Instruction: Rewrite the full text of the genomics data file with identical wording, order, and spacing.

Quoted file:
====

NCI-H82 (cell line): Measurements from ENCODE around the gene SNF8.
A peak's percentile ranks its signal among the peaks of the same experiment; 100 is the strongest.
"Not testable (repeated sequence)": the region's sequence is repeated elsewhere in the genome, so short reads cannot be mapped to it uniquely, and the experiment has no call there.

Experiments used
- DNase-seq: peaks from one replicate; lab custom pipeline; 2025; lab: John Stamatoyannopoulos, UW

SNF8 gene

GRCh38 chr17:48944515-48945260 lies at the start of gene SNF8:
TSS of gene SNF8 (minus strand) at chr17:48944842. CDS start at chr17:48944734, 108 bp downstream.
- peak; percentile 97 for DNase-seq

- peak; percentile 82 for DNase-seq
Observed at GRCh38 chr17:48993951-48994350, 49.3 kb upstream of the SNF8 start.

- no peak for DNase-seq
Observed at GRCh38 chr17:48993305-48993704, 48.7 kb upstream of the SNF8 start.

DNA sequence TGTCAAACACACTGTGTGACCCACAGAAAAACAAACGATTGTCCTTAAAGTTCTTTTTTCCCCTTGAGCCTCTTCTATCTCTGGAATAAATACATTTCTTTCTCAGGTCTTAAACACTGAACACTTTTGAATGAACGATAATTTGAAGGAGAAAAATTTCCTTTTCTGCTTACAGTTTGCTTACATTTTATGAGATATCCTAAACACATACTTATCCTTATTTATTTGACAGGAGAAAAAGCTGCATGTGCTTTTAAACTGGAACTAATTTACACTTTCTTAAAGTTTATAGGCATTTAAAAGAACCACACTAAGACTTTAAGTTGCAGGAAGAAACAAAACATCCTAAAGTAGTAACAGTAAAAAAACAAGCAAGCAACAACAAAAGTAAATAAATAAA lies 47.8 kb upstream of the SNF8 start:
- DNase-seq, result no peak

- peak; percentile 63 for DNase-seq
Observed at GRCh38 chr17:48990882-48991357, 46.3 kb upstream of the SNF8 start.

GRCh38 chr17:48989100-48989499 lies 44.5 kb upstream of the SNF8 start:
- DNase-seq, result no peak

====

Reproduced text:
NCI-H82 (cell line): Measurements from ENCODE around the gene SNF8.
A peak's percentile ranks its signal among the peaks of the same experiment; 100 is the strongest.
"Not testable (repeated sequence)": the region's sequence is repeated elsewhere in the genome, so short reads cannot be mapped to it uniquely, and the experiment has no call there.

Experiments used
- DNase-seq: peaks from one replicate; lab custom pipeline; 2025; lab: John Stamatoyannopoulos, UW

SNF8 gene

GRCh38 chr17:48944515-48945260 lies at the start of gene SNF8:
TSS of gene SNF8 (minus strand) at chr17:48944842. CDS start at chr17:48944734, 108 bp downstream.
- peak; percentile 97 for DNase-seq

- peak; percentile 82 for DNase-seq
Observed at GRCh38 chr17:48993951-48994350, 49.3 kb upstream of the SNF8 start.

- no peak for DNase-seq
Observed at GRCh38 chr17:48993305-48993704, 48.7 kb upstream of the SNF8 start.

DNA sequence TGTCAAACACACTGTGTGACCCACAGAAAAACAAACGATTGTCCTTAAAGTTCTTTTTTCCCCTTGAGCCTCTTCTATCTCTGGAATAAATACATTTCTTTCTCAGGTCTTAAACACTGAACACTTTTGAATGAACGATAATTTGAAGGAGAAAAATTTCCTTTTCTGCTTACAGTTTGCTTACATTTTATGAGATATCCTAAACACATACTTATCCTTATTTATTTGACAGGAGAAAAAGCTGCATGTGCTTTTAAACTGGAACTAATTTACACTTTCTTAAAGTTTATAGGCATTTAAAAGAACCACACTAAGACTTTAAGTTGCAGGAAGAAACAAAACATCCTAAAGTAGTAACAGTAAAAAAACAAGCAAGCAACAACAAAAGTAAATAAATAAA lies 47.8 kb upstream of the SNF8 start:
- DNase-seq, result no peak

- peak; percentile 63 for DNase-seq
Observed at GRCh38 chr17:48990882-48991357, 46.3 kb upstream of the SNF8 start.

GRCh38 chr17:48989100-48989499 lies 44.5 kb upstream of the SNF8 start:
- DNase-seq, result no peak